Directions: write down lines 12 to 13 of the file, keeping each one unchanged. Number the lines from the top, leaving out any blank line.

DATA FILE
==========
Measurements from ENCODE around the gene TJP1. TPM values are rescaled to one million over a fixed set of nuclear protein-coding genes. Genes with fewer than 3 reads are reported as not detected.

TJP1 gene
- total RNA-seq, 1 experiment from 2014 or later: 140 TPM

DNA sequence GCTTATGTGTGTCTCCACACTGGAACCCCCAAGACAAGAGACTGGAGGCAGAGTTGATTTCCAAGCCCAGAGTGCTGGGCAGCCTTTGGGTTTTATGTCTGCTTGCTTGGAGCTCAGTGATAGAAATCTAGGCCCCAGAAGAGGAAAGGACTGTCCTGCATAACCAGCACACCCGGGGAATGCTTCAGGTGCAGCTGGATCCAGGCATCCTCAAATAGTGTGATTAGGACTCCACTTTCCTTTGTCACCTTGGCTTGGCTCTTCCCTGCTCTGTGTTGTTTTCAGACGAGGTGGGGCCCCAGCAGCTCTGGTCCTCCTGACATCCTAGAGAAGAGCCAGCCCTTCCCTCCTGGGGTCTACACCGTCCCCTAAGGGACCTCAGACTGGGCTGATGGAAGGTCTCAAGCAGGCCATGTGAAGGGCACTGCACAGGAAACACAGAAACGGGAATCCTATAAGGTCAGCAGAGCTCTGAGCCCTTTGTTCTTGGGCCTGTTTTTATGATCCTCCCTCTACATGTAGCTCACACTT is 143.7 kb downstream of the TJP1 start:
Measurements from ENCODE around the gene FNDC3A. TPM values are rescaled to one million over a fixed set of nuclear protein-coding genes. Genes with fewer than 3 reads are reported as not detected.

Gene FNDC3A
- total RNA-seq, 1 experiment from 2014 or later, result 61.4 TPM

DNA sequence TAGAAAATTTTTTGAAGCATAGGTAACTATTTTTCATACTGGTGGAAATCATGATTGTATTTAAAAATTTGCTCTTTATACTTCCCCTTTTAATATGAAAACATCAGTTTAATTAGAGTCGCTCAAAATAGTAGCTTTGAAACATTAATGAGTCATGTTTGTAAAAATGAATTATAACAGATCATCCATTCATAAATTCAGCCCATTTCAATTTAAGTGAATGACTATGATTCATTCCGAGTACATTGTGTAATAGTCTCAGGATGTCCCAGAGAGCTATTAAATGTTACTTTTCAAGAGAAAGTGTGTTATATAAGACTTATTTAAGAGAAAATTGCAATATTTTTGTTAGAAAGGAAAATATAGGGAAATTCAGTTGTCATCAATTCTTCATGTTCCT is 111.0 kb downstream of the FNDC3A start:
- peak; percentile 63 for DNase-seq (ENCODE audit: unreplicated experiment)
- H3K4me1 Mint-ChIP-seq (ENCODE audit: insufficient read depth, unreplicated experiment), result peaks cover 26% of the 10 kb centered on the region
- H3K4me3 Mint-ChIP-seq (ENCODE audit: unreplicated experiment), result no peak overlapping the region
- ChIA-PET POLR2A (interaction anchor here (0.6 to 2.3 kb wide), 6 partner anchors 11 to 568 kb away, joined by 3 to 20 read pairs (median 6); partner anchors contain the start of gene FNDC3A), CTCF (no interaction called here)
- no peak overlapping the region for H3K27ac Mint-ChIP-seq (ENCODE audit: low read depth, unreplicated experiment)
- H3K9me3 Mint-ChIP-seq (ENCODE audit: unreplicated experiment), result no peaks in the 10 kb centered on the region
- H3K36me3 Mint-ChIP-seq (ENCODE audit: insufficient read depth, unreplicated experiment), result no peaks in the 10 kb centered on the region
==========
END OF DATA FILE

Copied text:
- ChIA-PET POLR2A (interaction anchor here (0.6 to 2.3 kb wide), 6 partner anchors 11 to 568 kb away, joined by 3 to 20 read pairs (median 6); partner anchors contain the start of gene FNDC3A), CTCF (no interaction called here)
- no peak overlapping the region for H3K27ac Mint-ChIP-seq (ENCODE audit: low read depth, unreplicated experiment)